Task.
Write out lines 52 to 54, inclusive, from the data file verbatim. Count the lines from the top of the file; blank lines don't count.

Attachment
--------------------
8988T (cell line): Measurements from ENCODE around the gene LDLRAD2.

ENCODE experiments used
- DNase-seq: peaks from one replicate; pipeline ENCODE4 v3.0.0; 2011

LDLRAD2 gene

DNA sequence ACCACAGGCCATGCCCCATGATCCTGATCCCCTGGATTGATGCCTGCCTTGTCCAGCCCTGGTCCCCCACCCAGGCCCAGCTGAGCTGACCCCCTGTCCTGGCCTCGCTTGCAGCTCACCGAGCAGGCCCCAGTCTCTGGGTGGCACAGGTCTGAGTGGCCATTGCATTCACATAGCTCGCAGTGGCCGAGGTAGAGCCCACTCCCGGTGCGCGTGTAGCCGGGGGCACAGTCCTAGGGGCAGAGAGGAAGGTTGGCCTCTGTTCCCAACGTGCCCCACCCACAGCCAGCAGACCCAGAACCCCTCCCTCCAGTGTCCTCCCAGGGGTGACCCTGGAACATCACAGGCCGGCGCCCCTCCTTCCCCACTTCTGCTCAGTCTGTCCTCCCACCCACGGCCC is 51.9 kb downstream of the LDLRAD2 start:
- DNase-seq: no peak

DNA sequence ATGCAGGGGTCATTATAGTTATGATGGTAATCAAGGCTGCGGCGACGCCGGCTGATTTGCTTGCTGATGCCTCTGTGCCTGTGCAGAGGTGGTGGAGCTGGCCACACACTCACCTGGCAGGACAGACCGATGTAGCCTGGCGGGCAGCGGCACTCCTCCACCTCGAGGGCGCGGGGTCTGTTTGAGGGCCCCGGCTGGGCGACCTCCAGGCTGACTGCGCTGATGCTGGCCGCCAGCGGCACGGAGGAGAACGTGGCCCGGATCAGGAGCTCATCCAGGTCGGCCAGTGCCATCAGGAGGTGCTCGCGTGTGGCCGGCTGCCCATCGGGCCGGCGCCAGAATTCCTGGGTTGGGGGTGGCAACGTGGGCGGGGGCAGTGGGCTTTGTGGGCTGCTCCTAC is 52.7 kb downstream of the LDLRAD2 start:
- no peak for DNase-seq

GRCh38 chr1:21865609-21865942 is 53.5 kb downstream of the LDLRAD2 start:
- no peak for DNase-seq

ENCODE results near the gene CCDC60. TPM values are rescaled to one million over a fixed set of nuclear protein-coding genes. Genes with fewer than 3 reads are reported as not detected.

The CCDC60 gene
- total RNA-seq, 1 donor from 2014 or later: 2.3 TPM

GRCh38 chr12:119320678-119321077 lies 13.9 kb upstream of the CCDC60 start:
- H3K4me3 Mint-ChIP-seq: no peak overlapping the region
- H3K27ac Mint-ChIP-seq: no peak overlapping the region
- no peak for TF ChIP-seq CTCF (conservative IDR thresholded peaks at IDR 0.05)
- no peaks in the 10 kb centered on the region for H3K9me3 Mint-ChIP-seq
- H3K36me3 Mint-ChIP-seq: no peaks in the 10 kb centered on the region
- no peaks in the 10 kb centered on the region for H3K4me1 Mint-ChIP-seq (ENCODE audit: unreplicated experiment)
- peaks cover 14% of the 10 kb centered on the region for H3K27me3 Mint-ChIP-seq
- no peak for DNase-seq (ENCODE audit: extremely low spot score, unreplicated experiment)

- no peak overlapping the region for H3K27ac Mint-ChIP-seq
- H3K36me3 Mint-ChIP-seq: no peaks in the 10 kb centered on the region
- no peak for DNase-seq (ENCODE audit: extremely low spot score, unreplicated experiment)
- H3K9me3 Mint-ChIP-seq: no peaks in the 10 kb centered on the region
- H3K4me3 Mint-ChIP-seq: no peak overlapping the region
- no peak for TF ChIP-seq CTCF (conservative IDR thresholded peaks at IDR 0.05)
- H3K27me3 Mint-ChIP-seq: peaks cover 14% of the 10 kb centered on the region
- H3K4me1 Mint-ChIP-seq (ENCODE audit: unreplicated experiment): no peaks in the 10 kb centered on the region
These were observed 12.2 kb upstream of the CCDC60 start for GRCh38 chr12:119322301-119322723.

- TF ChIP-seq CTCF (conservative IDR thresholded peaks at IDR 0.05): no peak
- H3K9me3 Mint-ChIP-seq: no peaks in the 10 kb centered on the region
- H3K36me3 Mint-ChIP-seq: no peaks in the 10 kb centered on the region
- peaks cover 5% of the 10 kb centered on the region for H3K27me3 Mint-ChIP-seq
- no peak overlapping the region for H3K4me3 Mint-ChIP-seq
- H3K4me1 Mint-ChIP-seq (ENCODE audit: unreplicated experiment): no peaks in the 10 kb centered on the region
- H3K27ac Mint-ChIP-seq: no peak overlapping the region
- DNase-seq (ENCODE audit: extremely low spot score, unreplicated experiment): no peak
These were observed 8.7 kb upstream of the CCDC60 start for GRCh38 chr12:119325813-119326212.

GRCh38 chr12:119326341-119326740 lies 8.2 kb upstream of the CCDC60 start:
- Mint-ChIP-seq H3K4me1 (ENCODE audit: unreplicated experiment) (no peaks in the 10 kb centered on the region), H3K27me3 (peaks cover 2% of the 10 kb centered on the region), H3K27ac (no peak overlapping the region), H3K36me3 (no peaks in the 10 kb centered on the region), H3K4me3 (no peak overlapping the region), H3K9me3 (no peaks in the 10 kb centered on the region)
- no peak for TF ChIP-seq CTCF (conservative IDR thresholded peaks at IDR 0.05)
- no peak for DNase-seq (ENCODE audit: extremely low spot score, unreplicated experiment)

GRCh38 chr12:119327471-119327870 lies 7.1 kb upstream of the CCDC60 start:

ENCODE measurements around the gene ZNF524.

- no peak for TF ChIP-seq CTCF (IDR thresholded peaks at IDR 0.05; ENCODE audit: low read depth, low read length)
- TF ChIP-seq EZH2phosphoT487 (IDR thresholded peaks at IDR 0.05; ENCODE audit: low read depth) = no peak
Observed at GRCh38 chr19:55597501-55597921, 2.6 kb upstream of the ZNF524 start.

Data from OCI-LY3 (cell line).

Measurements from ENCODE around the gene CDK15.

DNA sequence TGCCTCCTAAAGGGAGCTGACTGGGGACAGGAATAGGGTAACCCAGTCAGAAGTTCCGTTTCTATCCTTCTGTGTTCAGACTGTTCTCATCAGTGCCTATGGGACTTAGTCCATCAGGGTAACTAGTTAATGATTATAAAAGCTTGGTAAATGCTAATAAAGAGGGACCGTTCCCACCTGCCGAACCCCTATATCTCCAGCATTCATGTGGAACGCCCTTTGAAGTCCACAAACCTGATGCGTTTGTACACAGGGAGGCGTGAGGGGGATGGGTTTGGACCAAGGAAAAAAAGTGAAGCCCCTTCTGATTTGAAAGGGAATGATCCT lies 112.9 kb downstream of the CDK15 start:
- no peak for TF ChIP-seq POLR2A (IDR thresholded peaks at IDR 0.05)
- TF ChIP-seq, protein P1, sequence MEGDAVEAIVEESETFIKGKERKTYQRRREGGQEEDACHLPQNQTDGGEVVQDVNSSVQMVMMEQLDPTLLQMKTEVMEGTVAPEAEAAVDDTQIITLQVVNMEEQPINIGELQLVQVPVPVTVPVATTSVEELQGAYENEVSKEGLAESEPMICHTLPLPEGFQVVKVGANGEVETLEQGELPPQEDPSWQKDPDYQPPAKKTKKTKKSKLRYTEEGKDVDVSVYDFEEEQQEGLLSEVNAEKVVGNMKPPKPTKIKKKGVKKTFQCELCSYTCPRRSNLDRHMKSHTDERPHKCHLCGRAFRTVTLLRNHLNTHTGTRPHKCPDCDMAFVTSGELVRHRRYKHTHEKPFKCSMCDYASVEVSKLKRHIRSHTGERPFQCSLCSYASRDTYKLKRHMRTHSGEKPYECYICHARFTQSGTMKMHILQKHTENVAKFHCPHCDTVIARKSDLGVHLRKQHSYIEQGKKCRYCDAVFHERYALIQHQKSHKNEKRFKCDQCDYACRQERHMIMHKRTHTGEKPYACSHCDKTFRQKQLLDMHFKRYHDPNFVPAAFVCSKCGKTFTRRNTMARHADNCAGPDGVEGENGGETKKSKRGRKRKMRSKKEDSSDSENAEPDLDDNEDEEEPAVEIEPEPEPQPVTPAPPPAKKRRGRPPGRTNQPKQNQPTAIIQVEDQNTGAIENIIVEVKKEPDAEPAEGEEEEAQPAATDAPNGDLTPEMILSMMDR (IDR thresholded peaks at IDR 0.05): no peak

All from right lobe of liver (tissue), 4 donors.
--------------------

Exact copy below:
DNA sequence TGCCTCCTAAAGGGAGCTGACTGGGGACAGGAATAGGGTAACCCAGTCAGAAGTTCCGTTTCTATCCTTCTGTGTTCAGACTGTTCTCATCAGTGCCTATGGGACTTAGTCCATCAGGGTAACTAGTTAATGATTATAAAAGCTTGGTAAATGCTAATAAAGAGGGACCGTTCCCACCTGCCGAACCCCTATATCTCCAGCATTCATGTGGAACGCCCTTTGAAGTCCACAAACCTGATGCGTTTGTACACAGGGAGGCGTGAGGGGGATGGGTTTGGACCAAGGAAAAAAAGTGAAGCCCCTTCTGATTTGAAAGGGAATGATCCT lies 112.9 kb downstream of the CDK15 start:
- no peak for TF ChIP-seq POLR2A (IDR thresholded peaks at IDR 0.05)
- TF ChIP-seq, protein P1, sequence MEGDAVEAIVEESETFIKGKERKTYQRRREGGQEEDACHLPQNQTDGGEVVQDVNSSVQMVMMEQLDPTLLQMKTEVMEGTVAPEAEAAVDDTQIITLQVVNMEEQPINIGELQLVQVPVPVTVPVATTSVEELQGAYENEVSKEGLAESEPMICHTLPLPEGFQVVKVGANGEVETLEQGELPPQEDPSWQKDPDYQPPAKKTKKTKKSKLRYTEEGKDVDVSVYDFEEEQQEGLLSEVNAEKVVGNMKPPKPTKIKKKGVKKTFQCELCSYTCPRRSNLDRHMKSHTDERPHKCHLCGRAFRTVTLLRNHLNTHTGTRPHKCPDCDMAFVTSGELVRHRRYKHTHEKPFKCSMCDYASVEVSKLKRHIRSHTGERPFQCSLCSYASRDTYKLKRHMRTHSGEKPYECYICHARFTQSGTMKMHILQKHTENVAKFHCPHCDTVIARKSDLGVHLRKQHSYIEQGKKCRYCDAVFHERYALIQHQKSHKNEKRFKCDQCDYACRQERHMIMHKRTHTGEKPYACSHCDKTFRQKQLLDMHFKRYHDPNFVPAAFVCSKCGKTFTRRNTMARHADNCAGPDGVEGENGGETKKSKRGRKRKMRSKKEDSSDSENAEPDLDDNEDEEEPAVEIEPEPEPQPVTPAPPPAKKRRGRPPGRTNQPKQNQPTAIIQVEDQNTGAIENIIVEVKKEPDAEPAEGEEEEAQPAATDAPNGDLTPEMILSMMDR (IDR thresholded peaks at IDR 0.05): no peak